The partner spotlight is a weekly series where we go behind the scenes with some of the companies that make VendorDB great. Next up is Silk Tricky!
Location: Long Beach, California
Year Founded: 2007
Specialties: Digital Production (Websites, Banners, Animation, Design, 3D)
What inspired you to start your company?
SilkTricky was born due to the partners having limited skills outside of this field. When we looked at the options on the table, we became inspired to get our asses in gear and make something happen. Additionally, we are passionate about creating and seeing ideas come to life. Our industry is somewhat unique in that there isn’t much holding you back from making a mark. If you have the brainpower, creativity, and motivation, you can go far.
What was the most technically challenging work you’ve created?
We’ve had many projects that were technically challenging to pull off due to crappy timelines, those types of projects challenge your sanity, but don’t necessarily force you to work outside your comfort zone. Back in 2008 we came up with, and funded, an internal project: Bank Run. This remains the most challenging project we’ve completed. A small team worked across a variety of disciplines to make it all happen. It entailed writing and directing a short interactive film, then turning it into an experience that was played in part on the desktop, then continued within a game developed for the iPhone.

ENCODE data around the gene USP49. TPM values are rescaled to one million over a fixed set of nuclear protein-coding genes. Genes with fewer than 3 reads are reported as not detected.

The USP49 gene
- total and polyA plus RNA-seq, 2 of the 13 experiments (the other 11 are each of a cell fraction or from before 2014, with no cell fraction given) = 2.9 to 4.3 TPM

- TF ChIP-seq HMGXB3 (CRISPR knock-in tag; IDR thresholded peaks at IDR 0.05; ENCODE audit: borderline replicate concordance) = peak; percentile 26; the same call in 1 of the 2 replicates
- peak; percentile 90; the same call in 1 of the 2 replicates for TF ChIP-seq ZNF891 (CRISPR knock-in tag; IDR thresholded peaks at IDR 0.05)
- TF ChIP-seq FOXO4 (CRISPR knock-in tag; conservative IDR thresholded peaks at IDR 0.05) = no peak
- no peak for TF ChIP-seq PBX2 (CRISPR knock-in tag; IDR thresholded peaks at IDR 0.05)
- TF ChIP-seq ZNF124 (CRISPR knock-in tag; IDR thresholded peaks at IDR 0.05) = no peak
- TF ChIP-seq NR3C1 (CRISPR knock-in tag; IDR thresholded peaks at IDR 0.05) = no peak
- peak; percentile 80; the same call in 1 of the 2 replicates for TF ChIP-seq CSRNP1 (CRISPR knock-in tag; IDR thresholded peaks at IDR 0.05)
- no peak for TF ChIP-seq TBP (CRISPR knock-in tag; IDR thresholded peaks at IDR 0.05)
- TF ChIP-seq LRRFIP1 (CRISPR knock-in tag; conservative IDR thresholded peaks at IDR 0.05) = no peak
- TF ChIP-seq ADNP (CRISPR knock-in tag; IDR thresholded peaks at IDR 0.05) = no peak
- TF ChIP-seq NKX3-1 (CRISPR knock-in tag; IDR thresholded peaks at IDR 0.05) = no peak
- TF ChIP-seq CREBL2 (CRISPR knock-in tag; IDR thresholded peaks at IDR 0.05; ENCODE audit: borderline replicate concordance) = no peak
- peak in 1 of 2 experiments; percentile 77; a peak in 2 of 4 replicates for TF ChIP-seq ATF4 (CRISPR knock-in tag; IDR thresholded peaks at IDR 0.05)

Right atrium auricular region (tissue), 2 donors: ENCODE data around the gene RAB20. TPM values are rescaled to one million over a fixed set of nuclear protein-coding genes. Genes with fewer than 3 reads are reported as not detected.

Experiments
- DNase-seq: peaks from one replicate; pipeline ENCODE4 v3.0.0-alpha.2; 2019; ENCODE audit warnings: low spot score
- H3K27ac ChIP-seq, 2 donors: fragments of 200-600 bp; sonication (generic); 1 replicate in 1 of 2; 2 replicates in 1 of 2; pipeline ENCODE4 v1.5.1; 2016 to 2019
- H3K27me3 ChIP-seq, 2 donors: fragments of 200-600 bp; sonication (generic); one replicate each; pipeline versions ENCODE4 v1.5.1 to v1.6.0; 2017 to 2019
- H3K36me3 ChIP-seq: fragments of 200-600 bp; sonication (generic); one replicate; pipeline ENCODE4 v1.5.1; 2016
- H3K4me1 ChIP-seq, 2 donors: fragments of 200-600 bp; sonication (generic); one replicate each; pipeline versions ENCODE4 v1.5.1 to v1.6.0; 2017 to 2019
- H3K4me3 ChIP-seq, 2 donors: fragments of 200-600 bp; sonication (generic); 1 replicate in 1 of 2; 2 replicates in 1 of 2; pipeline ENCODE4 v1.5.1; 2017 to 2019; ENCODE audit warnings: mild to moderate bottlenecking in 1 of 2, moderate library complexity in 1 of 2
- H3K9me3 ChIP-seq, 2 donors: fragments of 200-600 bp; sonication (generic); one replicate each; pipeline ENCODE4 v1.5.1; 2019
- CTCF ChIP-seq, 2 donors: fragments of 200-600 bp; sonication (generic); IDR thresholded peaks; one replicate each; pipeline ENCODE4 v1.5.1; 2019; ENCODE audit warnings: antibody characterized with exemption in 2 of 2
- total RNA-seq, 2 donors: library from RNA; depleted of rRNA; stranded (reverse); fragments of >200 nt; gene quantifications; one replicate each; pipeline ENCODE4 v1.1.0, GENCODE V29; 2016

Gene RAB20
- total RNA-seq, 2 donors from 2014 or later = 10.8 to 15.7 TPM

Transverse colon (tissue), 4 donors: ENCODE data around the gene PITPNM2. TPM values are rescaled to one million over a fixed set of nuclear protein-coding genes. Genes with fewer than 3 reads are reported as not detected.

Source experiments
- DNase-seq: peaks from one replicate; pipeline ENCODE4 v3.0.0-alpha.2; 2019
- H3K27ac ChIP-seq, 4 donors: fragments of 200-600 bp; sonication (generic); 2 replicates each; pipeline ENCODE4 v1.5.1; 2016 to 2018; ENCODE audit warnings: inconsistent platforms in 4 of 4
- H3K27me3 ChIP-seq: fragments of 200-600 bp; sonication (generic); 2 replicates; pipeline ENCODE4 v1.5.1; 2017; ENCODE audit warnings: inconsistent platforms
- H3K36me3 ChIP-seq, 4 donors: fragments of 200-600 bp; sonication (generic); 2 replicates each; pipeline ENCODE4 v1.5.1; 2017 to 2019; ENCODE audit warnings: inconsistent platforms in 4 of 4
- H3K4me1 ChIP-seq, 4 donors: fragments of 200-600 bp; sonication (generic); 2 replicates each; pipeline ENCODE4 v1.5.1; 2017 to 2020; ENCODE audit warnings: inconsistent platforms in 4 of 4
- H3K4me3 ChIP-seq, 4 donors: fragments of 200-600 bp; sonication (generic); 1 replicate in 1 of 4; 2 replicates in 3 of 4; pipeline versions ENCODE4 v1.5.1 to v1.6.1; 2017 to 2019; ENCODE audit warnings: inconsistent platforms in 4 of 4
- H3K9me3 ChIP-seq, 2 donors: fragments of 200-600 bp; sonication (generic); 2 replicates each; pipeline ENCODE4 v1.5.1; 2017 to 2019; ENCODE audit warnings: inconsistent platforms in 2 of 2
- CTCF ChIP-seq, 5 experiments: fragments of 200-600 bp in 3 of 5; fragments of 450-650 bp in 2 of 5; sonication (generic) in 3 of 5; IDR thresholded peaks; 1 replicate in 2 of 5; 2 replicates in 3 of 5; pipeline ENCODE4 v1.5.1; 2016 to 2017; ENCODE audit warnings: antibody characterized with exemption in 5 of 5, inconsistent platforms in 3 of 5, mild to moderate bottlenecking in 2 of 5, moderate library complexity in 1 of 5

What is the smartest work you’ve seen in the past year that didn’t come from your shop?
We’re starting to see work that is inspirational to us in the post-flash era. A lot of great projects come out of Google Creative Labs, and they seem to partner with some of the best in the industry. But, freshest in our mind are a few projects from Active Theory. They seem to be a lot smarter than us, which allows them do to smarter work. Check out:
Our hope is that one day, when clients stop asking us for everything to work in IE8, we can attempt work this good.
What is your biggest challenge at the moment?
The biggest ongoing challenge in this industry is achieving a good work/life balance. You have to maintain your current workload, while also constantly acquiring new skills. Technology is constantly changing. In other fields things might change as much in 40 years as they do in 4 within our industry.
What advice do you have for agency producers or creatives?
Put a little more trust in the creative abilities of your digital production partners. Their teams are often made up of great talent that often is under utilized, when they are turned into clicking robots with no voice.
Any wild company party stories?
Care to share a joke?
“We also started a band called 999 Megabytes — we haven’t gotten a gig yet.”